Public library service is based on the values of providing universal access to information by promoting literacy, supporting authors and scholars in their research, preserving cultural heritage, and providing other publicly supported services. The mandate of the public library is grounded in broad societal goals that justify a model of service delivery that relies on public funding and that operates outside of the constraints of private markets. However, there is a growing tension between the rationale for public service delivery and the principles of trade liberalization that underlie global trade institutions such as the World Trade Organization. Recent controversies surrounding WTO meetings and summits brought to the public's attention the concerns that the institutions of globalization could empower transnational corporations at the expense of the regulatory power of sovereign nations. While much attention has focused on the effects of globalization on labour, the environment, and human rights, there are also serious implications for information policy.
An initial study undertaken by various Canadian
library and educational associations (Shrybman, 2001) underscored the inherent
tensions between the values of public library services and the logic of international
trade regimes by emphasizing how the General Agreement on Trade in Services
(GATS) seeks to constrain government policy and regulatory options in favor
of solutions rooted in the free market. In general, GATS applies to measures
(laws, regulations, rules) by any level of government. GATS seeks to constrain
government action by establishing a list of measures that may not be maintained
or established by government that can regulate or affect the delivery of
services by the private sector. The Shrybman report identified various issues
and raised questions for further study including: whether
public sector libraries are exempt under the GATS; if not exempt, the extent
to which the GATS rules apply to public library services; if public sector
library services are within the GATS framework, then to what extent public
funding violates GATS requirements; and how the imposition of fees, the provision
of services on a cost recovery basis, or the creation of
private partnerships@ impact
on these outcomes. This paper explores how the WTO
General Agreement on Trade in Services (GATS) will affect government policies,
programs and funding arrangements concerning public sector libraries. The
objective is to begin to sort out the various challenges posed by GATS, to
situate these issues within the context of modern public library services,
and to provide a roadmap for librarians to better grapple with these issues.
The overall framework of the WTO and GATS, the specific GATS disciplines,
and the scope and limitations of the governmental authority exemption are
covered first. Then attention turns to the changing nature of public library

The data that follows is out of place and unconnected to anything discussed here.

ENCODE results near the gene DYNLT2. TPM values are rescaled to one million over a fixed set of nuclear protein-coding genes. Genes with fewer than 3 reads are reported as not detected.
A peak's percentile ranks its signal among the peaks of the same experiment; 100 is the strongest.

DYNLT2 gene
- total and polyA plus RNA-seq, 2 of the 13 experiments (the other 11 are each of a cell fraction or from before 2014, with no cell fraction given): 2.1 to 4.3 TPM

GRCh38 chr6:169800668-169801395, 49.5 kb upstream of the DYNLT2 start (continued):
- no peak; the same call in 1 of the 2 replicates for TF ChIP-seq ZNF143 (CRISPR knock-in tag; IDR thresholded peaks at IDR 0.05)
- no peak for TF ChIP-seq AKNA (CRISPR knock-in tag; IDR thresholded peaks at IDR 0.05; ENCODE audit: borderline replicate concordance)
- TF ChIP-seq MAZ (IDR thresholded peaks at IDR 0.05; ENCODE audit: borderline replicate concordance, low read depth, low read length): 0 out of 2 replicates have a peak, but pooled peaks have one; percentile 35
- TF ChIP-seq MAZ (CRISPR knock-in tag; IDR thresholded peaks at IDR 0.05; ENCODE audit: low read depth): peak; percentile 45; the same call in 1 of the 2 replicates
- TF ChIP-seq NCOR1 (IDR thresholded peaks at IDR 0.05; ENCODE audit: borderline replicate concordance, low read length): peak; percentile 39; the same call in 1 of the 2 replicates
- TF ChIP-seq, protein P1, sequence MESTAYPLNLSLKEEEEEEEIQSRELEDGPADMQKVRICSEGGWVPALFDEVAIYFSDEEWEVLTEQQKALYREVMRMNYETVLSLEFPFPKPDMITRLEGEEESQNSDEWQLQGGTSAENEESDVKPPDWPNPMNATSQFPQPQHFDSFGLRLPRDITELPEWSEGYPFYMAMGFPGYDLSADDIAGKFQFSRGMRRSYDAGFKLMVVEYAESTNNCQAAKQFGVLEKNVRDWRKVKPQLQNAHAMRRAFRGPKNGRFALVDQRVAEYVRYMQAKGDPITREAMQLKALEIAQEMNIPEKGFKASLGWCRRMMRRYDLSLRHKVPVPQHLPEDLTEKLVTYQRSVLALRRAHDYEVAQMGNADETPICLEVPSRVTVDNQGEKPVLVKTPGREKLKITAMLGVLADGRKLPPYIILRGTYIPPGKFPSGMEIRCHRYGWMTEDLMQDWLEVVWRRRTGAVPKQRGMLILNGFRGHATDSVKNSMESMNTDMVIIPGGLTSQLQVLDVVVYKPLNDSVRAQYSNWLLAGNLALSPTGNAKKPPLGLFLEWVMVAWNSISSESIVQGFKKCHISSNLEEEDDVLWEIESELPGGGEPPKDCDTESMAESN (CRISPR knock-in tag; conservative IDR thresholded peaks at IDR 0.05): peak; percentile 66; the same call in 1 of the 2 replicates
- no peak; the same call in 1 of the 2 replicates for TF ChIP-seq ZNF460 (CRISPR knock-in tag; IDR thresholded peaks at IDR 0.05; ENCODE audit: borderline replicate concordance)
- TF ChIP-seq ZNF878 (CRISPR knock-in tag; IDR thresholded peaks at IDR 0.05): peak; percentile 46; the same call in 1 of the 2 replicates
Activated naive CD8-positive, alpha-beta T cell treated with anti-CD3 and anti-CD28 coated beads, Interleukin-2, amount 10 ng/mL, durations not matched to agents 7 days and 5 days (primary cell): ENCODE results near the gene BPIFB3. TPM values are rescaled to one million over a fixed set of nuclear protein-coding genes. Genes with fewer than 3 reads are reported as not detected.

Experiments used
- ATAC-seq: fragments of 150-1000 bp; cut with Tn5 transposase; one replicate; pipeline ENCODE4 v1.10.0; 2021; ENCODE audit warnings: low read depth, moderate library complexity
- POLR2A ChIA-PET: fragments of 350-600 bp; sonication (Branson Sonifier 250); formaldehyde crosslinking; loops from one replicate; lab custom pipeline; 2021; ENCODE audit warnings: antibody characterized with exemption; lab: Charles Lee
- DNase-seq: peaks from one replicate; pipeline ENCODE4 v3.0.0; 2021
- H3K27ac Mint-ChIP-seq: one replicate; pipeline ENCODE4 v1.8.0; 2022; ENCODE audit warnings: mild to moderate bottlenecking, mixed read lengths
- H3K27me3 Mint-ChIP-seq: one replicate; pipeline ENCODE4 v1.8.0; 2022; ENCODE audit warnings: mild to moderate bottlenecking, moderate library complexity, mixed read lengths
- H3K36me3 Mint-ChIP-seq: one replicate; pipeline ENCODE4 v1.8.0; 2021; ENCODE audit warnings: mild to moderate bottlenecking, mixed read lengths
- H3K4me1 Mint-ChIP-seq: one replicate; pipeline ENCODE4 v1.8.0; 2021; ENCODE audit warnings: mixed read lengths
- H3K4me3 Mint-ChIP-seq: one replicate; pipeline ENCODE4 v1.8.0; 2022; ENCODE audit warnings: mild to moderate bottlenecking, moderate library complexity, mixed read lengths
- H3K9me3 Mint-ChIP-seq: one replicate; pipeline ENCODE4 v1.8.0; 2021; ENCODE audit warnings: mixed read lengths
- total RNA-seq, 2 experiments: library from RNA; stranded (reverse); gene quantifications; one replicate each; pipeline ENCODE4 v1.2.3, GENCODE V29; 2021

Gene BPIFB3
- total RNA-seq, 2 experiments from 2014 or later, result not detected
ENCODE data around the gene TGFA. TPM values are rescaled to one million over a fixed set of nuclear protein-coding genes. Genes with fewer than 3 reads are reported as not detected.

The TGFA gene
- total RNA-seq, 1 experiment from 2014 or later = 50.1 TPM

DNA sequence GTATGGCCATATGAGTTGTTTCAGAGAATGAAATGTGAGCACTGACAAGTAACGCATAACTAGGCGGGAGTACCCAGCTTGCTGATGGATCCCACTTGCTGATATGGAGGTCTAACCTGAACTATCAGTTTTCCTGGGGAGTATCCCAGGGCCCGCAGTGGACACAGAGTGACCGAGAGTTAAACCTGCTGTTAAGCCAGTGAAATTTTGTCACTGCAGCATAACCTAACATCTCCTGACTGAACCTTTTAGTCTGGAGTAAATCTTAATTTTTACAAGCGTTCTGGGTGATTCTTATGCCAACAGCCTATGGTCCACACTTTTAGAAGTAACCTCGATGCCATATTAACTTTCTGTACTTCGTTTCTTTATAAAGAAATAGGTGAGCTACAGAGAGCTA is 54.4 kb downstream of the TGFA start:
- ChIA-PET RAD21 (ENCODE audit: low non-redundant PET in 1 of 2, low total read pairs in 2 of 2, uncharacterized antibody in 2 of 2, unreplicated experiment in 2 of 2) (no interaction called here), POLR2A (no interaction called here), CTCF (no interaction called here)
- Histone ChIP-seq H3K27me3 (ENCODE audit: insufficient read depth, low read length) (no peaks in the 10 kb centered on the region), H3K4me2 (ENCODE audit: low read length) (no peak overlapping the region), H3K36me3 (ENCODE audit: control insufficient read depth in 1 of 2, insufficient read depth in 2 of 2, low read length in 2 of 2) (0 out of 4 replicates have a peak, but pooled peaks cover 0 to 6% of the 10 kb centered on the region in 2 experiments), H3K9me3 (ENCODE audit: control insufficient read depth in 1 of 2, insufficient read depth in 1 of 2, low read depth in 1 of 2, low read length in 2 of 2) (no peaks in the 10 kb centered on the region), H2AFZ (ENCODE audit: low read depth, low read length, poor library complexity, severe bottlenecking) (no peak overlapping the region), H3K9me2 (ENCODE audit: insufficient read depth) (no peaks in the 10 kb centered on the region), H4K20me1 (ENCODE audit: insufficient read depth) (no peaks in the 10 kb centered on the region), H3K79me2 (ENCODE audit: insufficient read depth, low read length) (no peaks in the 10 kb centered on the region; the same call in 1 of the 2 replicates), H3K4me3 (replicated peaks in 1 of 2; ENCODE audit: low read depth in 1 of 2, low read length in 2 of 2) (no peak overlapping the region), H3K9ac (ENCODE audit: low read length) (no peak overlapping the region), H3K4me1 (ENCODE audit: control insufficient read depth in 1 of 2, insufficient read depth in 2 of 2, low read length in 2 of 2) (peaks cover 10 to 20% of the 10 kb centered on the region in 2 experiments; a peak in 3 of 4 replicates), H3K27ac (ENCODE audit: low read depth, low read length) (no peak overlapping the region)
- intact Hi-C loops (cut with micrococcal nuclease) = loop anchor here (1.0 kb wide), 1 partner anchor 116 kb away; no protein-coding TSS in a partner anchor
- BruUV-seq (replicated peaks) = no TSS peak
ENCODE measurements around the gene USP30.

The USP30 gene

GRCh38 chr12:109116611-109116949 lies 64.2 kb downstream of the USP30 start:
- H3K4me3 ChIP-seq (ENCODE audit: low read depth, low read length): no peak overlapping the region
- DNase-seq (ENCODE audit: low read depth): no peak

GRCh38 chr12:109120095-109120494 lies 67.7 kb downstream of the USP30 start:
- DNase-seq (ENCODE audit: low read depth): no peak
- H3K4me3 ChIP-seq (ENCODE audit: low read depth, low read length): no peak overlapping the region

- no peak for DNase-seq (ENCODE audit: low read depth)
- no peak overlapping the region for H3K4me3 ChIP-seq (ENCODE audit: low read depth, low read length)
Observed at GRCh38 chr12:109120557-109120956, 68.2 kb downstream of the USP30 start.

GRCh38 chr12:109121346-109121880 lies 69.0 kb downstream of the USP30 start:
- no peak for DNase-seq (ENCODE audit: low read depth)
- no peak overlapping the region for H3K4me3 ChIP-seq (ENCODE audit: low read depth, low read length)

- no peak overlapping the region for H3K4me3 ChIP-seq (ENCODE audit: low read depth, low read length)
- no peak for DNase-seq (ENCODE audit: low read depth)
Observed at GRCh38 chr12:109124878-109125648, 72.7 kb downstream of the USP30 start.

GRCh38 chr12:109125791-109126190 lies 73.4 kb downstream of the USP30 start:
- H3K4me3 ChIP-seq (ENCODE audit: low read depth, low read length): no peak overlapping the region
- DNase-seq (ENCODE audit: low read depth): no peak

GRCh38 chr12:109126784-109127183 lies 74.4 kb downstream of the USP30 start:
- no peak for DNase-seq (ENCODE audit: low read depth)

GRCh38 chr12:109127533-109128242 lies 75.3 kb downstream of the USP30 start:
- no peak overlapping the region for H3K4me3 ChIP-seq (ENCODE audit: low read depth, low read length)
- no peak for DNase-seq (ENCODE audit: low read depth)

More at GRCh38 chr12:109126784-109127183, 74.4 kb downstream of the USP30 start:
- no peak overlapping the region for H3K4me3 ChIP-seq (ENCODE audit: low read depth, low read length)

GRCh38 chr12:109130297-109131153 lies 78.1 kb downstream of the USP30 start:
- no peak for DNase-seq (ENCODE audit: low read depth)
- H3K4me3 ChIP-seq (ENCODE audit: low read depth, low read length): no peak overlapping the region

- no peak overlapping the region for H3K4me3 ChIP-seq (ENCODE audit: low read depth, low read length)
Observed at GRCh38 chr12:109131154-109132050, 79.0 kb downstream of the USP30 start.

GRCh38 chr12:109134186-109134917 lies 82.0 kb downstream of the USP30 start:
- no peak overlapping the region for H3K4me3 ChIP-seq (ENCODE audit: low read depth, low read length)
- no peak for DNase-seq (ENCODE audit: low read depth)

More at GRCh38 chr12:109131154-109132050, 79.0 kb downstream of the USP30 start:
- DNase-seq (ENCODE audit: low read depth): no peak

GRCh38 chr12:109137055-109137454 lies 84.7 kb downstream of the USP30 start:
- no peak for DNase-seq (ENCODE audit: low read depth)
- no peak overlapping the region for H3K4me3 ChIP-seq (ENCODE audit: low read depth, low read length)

services, identifying particular examples of services and programs that might
be vulnerable to a GATS challenge. Finally suggestions are provided for avoiding
or ameliorating the potential risks to public libraries under GATS.
Research traditions in Library and Information Science are deeply rooted in Enlightenment notions of Western science, falling squarely within the influence of the unity of science thesis. A central element of this tradition is the insistence on neutrality as a prerequisite to objectivity. In LIS, neutrality is taken not only as a requisite to objectivity in a methodological sense, but also has been elevated into a guiding practice in librarianship itself.
Alternative epistemological projects that have recently emerged to challenge Enlightenment-based conceptions of knowledge production and scientific progress have much to offer the development of research and scholarship in LIS. Through integrating these projects into the conceptual frameworks and theoretical structures that guide LIS research, powerful epistemological resources may be provided for future work.
A broad metatheoretical framework for social science is reviewed and the qualitative/quantitative dichotomy still prevalent in LIS is critiqued. In its place, a methodological strategy capable of supporting a critical research program is considered.
Standpoint epistemology, as a critique of existing power-knowledge relationships, is then taken as an example of such a critical research strategy; one that can provide a useful starting point for the project of reconceptualizing LIS research.
Economic analysis has played a central role in the development of intellectual property policy. Since information exhibits characteristics of a public good, both non-rival consumption and non-exclusivity, information markets are prone to market failure. This requires a policy response in the form of a subsidy or direct government provision. The monopoly rights granted to owners of intellectual property can be viewed as a form of subsidy intended to avert market failure. But in the digital environment, the tendency to market failure increases as information is more susceptible to copying and distribution with neither significant additional cost nor loss of quality.
While a wide range of policy tools are available to meet the challenges of the new digital environment, the range of current legislative proposals shows that the expansion of property rights in information is the only approach being given serious consideration. This paper reviews these proposals as well as the wide variety of other approaches that could be considered including an increased role for the public provision of information. It is concluded that the traditional model of positive economic analysis is unable to explain the current policy environment and that a broader approach rooted in political economy would be appropriate.